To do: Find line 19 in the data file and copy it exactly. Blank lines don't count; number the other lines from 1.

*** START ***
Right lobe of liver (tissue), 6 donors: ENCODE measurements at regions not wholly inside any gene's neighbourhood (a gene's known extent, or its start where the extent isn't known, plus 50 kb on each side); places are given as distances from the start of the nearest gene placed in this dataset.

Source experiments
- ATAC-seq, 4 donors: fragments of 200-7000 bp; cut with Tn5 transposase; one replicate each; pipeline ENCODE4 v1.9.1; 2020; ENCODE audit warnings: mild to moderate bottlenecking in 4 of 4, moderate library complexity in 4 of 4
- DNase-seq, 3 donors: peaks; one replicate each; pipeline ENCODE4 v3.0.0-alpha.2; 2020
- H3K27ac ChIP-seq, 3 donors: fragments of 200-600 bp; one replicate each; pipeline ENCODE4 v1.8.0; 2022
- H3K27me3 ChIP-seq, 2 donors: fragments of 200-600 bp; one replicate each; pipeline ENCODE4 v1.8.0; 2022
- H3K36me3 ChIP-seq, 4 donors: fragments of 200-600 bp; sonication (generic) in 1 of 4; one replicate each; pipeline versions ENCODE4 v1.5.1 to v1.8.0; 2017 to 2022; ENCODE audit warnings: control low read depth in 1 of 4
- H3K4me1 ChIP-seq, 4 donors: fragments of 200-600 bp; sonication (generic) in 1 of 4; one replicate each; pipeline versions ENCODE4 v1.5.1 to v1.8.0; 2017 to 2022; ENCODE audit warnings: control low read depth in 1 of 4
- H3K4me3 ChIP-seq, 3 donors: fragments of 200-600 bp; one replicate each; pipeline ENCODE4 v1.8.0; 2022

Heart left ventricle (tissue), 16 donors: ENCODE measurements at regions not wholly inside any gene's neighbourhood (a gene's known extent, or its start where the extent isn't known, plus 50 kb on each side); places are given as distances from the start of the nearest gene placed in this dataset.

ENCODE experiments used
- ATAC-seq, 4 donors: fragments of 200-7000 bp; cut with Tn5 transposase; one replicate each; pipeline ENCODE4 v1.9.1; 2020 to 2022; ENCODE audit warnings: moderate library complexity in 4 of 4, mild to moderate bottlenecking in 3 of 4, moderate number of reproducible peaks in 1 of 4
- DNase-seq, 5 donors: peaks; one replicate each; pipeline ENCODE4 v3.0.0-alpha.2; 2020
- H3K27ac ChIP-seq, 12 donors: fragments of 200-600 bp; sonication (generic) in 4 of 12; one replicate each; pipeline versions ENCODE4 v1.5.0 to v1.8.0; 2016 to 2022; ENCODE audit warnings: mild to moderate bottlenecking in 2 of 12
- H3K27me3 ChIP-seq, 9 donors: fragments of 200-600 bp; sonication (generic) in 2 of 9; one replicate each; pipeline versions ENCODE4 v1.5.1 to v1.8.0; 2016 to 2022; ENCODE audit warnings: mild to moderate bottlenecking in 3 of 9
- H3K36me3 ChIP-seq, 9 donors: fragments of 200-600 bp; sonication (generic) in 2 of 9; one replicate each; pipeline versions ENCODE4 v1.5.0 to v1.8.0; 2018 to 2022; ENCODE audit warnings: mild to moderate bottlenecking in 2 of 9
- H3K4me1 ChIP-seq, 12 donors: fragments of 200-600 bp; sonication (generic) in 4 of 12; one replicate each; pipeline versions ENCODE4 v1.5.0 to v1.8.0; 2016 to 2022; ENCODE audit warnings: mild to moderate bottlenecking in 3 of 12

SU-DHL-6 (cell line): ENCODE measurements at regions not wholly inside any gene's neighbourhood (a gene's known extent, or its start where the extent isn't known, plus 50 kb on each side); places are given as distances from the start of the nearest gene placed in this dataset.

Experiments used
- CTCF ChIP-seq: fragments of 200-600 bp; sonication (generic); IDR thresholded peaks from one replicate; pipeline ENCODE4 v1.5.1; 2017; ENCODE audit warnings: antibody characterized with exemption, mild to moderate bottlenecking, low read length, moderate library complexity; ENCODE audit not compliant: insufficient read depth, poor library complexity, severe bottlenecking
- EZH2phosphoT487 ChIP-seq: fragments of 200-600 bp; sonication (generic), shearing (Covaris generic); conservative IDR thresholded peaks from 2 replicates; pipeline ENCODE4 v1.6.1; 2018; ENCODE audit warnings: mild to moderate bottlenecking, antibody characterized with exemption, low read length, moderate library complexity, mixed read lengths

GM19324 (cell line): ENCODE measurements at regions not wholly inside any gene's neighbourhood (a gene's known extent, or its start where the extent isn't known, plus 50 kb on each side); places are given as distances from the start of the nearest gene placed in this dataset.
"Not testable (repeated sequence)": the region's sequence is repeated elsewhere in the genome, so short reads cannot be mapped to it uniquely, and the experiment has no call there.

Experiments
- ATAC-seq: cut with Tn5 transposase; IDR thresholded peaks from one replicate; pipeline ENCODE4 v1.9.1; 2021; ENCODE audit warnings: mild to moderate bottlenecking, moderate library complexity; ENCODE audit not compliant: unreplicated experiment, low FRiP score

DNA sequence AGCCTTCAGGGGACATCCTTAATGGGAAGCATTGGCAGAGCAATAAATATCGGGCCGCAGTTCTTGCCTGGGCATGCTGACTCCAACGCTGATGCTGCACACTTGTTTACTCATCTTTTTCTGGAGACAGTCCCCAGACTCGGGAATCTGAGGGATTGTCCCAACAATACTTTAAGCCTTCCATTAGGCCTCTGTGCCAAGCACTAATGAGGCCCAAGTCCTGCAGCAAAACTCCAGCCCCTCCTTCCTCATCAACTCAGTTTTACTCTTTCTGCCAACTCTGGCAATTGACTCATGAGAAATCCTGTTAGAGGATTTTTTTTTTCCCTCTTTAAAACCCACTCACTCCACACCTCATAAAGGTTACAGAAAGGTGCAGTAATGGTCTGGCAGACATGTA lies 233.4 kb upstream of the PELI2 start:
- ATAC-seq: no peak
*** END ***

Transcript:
Experiments used